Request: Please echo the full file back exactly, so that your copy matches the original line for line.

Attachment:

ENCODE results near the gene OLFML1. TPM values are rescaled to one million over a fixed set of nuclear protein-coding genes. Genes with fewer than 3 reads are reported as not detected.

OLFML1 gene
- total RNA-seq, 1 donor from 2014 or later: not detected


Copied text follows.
ENCODE results near the gene OLFML1. TPM values are rescaled to one million over a fixed set of nuclear protein-coding genes. Genes with fewer than 3 reads are reported as not detected.

OLFML1 gene
- total RNA-seq, 1 donor from 2014 or later: not detected